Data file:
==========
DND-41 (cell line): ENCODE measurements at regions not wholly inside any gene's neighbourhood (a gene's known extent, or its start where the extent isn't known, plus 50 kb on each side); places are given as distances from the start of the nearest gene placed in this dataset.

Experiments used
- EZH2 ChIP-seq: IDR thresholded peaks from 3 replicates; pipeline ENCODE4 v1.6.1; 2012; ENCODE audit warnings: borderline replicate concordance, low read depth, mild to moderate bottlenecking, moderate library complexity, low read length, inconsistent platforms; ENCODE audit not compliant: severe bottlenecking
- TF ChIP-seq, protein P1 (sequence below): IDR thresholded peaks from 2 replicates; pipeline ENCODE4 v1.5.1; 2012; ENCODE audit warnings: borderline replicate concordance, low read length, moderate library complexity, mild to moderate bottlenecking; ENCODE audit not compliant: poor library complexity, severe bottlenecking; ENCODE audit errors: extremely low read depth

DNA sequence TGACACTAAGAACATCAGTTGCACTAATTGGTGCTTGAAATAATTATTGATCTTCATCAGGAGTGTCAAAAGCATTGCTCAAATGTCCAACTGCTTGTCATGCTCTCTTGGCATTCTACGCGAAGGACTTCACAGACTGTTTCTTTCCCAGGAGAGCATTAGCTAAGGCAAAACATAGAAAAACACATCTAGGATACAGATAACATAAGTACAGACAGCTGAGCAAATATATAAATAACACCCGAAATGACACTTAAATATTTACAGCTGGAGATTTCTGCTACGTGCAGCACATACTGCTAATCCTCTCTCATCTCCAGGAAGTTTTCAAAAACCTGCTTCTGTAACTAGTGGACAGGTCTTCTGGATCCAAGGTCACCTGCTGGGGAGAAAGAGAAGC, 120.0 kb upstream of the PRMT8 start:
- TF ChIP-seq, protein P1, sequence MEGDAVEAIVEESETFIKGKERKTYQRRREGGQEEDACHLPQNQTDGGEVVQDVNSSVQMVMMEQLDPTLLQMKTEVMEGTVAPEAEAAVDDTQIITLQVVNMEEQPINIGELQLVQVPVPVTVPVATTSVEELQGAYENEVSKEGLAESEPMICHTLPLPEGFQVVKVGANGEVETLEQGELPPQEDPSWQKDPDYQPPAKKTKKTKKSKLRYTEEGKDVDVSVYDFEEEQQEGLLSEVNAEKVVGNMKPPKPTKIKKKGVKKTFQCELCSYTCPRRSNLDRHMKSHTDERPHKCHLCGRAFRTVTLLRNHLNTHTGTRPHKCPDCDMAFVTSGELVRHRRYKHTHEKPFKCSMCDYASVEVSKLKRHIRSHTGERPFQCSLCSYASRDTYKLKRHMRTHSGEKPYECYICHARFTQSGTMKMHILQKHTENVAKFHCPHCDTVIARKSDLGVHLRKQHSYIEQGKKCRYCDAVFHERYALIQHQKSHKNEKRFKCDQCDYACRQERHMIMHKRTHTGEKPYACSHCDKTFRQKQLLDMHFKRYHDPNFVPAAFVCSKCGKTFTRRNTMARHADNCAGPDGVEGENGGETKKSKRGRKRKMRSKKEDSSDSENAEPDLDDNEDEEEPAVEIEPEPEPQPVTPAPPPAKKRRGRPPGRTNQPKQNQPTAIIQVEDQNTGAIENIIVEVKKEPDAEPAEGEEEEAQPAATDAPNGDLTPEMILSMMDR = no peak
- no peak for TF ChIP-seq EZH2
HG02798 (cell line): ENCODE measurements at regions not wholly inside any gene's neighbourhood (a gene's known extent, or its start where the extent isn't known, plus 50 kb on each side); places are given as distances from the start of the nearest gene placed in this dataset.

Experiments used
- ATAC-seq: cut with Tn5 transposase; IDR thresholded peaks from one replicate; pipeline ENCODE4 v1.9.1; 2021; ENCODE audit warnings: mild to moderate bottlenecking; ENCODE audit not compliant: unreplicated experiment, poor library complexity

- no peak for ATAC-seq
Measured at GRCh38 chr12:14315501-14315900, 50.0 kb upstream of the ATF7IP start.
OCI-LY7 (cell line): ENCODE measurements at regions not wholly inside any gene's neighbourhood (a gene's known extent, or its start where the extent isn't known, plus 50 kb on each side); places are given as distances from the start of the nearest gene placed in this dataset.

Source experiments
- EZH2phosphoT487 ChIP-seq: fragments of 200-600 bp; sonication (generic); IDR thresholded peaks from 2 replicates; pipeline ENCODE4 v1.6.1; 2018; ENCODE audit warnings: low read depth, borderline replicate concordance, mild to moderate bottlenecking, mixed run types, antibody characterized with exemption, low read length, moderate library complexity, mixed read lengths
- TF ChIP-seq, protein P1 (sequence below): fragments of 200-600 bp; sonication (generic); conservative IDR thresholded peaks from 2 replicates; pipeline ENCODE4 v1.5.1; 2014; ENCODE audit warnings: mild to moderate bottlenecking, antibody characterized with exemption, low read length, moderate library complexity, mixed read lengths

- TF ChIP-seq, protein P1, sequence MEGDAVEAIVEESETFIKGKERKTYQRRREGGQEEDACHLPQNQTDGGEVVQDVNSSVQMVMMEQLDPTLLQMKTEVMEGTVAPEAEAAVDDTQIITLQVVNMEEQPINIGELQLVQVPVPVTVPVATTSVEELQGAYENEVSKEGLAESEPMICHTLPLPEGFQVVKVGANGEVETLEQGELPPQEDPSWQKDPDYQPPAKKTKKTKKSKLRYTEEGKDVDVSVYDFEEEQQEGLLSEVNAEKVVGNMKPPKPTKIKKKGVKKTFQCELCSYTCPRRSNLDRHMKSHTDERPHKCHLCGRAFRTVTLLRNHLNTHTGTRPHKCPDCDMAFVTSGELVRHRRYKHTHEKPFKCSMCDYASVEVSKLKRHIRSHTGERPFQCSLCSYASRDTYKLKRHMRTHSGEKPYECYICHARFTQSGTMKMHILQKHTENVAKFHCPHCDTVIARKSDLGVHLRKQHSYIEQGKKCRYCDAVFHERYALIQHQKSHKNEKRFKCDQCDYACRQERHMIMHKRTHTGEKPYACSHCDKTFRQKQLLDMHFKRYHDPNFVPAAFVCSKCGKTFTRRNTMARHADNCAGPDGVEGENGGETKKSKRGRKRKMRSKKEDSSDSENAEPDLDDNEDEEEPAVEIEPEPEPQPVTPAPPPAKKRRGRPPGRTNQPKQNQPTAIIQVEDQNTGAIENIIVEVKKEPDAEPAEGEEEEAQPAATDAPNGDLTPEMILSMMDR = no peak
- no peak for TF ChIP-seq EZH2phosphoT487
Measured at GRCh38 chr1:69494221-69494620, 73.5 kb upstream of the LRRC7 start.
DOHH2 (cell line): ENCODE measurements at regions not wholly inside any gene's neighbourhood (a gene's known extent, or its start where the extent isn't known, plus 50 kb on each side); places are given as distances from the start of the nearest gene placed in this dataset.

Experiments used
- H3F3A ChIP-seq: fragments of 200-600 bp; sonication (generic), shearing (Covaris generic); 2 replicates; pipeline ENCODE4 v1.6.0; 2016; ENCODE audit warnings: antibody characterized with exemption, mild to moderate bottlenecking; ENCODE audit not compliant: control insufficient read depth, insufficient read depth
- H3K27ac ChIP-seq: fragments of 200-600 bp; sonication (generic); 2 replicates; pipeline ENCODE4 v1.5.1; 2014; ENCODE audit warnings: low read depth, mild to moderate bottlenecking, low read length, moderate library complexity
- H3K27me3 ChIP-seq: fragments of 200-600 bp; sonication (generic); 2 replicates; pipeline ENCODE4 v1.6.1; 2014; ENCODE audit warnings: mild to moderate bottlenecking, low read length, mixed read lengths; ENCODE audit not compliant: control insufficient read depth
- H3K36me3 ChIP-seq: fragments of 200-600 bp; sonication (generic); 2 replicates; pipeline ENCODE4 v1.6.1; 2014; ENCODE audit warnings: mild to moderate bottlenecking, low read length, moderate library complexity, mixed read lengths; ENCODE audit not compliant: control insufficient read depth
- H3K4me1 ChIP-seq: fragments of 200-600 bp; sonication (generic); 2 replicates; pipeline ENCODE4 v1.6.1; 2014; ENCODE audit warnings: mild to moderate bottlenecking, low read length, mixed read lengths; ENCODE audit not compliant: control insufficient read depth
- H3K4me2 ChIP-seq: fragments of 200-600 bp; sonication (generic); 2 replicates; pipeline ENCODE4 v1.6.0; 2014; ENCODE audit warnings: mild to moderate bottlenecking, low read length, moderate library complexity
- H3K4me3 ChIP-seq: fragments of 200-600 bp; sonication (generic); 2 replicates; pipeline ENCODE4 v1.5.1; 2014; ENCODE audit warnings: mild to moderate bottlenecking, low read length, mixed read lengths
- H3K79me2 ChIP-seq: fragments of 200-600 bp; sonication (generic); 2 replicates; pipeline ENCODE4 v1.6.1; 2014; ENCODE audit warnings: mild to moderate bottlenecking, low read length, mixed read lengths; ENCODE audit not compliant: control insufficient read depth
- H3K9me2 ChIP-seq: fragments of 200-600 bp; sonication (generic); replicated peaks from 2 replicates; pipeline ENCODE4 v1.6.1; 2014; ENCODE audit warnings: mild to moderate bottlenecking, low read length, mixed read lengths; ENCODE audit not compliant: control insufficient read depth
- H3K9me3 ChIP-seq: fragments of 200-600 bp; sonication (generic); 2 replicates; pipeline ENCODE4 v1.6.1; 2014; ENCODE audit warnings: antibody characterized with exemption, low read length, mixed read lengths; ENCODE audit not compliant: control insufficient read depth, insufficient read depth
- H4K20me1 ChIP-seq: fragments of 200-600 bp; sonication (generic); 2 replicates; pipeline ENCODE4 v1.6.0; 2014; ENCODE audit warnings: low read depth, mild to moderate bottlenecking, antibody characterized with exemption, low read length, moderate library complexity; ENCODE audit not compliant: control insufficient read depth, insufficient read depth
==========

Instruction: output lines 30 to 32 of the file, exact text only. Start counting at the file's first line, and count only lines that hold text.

- H3K9me2 ChIP-seq: fragments of 200-600 bp; sonication (generic); replicated peaks from 2 replicates; pipeline ENCODE4 v1.6.1; 2014; ENCODE audit warnings: mild to moderate bottlenecking, low read length, mixed read lengths; ENCODE audit not compliant: control insufficient read depth
- H3K9me3 ChIP-seq: fragments of 200-600 bp; sonication (generic); 2 replicates; pipeline ENCODE4 v1.6.1; 2014; ENCODE audit warnings: antibody characterized with exemption, low read length, mixed read lengths; ENCODE audit not compliant: control insufficient read depth, insufficient read depth
- H4K20me1 ChIP-seq: fragments of 200-600 bp; sonication (generic); 2 replicates; pipeline ENCODE4 v1.6.0; 2014; ENCODE audit warnings: low read depth, mild to moderate bottlenecking, antibody characterized with exemption, low read length, moderate library complexity; ENCODE audit not compliant: control insufficient read depth, insufficient read depth